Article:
To reduce the carbon intensity of its shipping operation, signatory Torvald Klaveness also plans to adopt digital tools to minimize ballast time and maximize cargo intake, Head of Dry Bulk Michael Jørgensen told Net-Zero Business Daily.

"The Panamax segment, being the only segment we operate in, possesses the most potential for improvement," Jørgensen said. "The fact remains that around 45% of sea days in the segment are still ballast, which for all purposes, does not make sense."

Finding the right fuels

Many analysts estimate that gains in operational efficiency—such as those driven by digital tools—can help reduce carbon intensity by 10-20% when combined with technical improvements. This means alternatives to oil-based marine fuels still need to be found to reach the IMO's 2030 target.

In the report, Shell and TotalEnergies both said they see LNG as an option. The two energy majors, which are among the world's largest natural gas producers, have fixed long-term charters for at least 30 oil tankers that can run on LNG.

LNG—whose CO2 emissions are 20-30% lower than oil-based fuels—are emerging as the top alternative because its supply infrastructure is well developed, according to maritime professionals.

SPGCI Freight Analytics data shows 4.5% of the existing fleet in deadweight terms uses alternative fuels, of which nearly 90% runs on LNG. Also, about 80% of the current orderbook of alternative fuel vessels is LNG-based.

"It is currently a readily available solution in order to start working towards the industry's decarbonization," said Anastasia Zania, an analyst at SPGCI Freight Analytics.

But burning LNG has become an expensive option for shipowners in recent quarters as natural gas prices spiked amid supply chain issues and geopolitical conflicts.

Platts assessments show LNG bunker (fuel oil equivalent) price in Rotterdam—Europe's top ship refueling hub—was about $1,536/metric ton (mt) 28 June, compared with $892/mt for the benchmark oil-based 0.5%-sulfur grade.

LNG bunker sales in Rotterdam slid from 212,779 cubic meters (cu m) in the third quarter of 2021 to 94,454 cu m in the fourth quarter, before recovering to 111,804 cu m in the first quarter of 2022, according to the port authority.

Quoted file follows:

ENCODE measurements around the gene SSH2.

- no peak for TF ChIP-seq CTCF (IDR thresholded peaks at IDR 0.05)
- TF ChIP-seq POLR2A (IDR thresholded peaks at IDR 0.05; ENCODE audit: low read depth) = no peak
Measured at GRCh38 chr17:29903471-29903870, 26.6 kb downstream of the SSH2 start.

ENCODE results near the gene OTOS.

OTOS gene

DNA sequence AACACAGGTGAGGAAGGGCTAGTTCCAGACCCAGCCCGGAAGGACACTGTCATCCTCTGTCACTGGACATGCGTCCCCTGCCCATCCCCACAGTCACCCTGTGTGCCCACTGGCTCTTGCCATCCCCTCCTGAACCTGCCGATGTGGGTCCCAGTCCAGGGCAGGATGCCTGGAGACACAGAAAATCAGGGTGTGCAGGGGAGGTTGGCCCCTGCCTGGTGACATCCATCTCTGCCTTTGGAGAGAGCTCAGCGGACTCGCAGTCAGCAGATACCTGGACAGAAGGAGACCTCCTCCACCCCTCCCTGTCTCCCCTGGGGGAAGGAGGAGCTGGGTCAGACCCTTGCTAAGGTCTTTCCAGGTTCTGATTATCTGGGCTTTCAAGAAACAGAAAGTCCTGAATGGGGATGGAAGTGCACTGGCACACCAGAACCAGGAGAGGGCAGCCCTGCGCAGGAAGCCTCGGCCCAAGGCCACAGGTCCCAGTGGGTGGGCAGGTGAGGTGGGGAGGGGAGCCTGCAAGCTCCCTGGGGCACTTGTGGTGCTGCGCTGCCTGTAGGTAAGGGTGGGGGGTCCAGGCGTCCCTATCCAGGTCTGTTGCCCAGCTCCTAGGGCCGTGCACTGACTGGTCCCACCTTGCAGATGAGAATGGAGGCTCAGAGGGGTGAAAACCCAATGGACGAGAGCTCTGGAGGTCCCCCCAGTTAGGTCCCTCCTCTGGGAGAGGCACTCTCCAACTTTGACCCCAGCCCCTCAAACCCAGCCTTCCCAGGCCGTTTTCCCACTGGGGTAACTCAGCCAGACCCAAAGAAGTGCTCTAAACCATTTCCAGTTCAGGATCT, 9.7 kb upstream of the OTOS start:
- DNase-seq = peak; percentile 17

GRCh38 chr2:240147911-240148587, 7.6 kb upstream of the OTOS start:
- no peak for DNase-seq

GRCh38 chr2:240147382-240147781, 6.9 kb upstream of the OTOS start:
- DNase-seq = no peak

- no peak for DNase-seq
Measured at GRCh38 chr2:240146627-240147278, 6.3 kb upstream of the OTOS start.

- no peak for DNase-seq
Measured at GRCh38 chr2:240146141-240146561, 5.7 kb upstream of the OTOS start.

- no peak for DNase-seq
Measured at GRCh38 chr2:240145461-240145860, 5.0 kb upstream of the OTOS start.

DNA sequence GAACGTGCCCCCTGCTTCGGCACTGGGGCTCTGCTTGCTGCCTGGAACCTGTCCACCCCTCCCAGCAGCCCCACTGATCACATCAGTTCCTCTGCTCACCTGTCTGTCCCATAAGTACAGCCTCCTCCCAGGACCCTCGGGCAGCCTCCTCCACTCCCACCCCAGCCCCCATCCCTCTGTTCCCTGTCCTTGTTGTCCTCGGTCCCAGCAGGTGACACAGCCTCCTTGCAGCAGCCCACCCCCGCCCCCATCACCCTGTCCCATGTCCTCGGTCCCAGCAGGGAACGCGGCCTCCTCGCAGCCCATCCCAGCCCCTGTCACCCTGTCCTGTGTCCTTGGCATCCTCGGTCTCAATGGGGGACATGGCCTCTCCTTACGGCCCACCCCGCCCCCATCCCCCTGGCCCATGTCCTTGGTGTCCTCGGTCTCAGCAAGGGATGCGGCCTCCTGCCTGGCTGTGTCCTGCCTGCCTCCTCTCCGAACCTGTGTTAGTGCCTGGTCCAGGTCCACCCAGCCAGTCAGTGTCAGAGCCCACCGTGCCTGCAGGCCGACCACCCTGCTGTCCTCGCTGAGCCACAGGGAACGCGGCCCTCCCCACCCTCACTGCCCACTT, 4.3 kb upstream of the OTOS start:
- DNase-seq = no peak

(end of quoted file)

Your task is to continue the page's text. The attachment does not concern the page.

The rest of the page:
In April, Louise Dreyfus Company—another signatory—completed its first trial of an alternative fuel that was 70% oil-based and 30% biofuel (B30).

B30 was used on a juice carrier in a round trip between Ghent, Belgium and Santos, Brazil. The agricultural trader reported the fuel can reduce voyage GHG emissions by about 24%.

Cargill, another agricultural trader that committed to the Sea Cargo Charter, has also experimented with B30. The company said it had carried out 17 trials in the Netherlands as of June, with a total bunkering quantity of 8,300 mt of the fuel. An average GHG cut of 21.8% was recorded, equivalent to 6,800 mt of CO2-equivalent in total.

However, both LNG and B30 are insufficient to meet the IMO's 2050 target. Industry participants expect green hydrogen, ammonia, methanol, or other types of synthetic fuels produced from renewable energy to be required to make significant progress in decarbonizing shipping.

Several signatory companies, including Cargill, Trafigura, and Shell, have promised to develop and deploy commercially viable zero-emission ships in deepsea trade by 2030 via the Getting to Zero Coalition initiative. Like the charter, Getting to Zero was established under the auspices of the nonprofit Global Maritime Forum.

Posted 28 June 2022 by Max Tingyao Lin, Principal Journalist, Climate and Sustainability



This article was published by S&P Global Commodity Insights and not by S&P Global Ratings, which is a separately managed division of S&P Global.